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Researchers for the first time have found a quantum-confined bandgap narrowing mechanism where UV absorption of the grapheme quantum dots and TiO2 nanoparticles can easily be extended into the visible light range.

Such a mechanism may allow the design of a new class of composite materials for light harvesting and optoelectronics.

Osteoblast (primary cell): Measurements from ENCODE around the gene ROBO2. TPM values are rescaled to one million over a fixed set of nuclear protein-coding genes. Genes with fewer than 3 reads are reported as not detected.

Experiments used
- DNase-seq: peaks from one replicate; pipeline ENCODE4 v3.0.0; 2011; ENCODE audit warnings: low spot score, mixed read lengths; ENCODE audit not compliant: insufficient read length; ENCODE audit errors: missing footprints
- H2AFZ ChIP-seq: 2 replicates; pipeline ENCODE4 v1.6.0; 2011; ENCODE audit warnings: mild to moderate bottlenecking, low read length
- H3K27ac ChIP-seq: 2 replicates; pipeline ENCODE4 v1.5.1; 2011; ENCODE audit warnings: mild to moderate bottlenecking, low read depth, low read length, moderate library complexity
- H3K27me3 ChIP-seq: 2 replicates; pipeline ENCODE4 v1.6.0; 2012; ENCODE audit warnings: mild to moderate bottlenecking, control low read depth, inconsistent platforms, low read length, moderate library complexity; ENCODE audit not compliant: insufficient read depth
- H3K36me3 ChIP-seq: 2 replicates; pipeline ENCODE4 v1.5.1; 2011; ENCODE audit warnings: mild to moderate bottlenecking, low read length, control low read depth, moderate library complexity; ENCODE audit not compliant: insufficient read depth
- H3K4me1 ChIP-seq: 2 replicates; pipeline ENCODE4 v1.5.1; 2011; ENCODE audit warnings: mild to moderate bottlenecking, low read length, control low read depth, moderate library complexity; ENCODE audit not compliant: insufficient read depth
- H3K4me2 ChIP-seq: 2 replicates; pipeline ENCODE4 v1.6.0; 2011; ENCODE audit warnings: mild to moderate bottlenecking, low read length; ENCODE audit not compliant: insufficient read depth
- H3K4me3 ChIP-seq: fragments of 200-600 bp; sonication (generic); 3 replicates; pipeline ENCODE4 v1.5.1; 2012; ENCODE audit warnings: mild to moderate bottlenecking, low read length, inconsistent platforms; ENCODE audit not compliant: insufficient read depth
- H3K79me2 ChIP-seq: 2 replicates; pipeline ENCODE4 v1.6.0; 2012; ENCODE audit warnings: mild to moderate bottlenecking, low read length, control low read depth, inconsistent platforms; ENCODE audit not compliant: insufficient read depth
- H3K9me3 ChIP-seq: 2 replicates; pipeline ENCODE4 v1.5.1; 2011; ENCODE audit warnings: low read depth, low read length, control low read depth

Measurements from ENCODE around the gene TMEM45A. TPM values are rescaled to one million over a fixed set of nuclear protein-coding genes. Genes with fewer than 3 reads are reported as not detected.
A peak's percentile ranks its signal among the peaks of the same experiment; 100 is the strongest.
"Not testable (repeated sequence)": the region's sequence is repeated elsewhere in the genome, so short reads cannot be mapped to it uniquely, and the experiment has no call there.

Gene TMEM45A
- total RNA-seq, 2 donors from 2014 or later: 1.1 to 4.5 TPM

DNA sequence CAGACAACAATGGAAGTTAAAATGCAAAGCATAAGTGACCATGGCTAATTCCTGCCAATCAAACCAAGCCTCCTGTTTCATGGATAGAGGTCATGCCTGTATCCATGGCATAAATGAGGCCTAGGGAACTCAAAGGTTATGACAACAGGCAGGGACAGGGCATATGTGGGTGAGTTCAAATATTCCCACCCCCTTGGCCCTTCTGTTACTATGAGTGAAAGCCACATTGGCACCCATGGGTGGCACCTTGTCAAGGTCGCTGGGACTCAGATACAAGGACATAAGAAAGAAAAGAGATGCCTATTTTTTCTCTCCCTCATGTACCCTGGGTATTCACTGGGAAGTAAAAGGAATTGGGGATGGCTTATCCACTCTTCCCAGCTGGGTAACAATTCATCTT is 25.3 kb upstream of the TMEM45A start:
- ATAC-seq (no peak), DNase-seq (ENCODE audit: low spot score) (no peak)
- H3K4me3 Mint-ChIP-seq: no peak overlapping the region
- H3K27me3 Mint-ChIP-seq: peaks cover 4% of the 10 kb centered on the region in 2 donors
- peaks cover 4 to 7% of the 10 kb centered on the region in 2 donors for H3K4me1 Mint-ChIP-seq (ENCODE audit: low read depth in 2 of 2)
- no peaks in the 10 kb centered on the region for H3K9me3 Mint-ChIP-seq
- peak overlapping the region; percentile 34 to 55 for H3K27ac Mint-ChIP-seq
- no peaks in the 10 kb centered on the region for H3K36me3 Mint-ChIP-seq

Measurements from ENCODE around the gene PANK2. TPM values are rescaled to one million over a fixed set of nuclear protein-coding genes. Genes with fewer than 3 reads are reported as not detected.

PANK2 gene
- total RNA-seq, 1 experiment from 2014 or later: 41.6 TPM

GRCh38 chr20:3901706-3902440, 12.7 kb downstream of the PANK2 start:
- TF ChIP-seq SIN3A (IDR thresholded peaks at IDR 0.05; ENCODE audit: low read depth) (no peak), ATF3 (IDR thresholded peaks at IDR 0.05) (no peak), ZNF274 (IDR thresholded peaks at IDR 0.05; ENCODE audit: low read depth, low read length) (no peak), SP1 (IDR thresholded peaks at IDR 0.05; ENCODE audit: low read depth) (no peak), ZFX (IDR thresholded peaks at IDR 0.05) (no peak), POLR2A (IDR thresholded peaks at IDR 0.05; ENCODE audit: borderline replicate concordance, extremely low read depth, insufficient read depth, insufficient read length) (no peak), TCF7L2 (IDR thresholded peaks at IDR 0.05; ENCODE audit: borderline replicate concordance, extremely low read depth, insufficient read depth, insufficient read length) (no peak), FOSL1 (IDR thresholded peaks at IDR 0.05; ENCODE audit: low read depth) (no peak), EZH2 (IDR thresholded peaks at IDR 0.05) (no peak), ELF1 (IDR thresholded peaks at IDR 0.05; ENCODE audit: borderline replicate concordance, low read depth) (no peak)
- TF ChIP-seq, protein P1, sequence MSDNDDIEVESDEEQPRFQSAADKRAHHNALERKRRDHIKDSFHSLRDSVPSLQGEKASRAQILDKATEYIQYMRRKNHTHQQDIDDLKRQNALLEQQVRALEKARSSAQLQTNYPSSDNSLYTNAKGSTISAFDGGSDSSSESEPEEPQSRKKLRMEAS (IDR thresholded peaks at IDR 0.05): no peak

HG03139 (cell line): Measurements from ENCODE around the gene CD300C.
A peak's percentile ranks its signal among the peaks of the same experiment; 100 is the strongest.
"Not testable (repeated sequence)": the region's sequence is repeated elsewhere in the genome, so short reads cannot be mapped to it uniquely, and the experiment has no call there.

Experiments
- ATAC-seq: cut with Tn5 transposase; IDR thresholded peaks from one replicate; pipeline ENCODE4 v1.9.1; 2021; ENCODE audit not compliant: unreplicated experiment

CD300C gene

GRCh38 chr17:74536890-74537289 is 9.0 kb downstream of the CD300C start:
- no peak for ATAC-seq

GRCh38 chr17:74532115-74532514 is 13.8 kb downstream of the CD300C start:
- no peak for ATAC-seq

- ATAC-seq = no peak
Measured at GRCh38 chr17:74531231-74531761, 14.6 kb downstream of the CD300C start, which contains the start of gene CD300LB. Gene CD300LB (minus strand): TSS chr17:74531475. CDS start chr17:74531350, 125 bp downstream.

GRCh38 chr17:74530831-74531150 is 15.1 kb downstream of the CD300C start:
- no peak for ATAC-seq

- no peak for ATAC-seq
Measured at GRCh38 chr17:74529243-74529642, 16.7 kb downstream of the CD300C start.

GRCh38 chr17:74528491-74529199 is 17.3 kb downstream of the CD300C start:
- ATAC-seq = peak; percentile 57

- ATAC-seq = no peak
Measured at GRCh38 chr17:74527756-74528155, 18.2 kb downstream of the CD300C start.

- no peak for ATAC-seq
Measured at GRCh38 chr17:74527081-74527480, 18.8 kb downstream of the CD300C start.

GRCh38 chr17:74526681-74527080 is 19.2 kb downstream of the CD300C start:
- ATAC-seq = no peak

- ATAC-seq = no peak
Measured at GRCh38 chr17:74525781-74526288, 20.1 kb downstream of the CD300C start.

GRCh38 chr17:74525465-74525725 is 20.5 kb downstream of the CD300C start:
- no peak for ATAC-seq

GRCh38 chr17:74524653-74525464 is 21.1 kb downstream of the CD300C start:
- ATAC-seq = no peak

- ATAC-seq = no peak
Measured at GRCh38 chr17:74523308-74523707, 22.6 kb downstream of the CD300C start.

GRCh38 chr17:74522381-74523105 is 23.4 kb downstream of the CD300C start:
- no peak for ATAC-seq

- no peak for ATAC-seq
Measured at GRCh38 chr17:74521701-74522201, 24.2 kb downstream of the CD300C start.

Dr Qin Li, Associate Professor in the Environmental Engineering & Queensland Micro- and Nanotechnology Centre, says real life application of this would be high efficiency paintable solar cells and water purification using sun light.

"Wherever there is abundant sun we can brush on this nanomaterial to harvest solar energy to create clean water," she says.

"This mechanism can be extremely significant for light harvesting. What's more important is we've come up with an easy way to achieve that, to make a UV absorbing material to become a visible light absorber by narrowing the bandgap."

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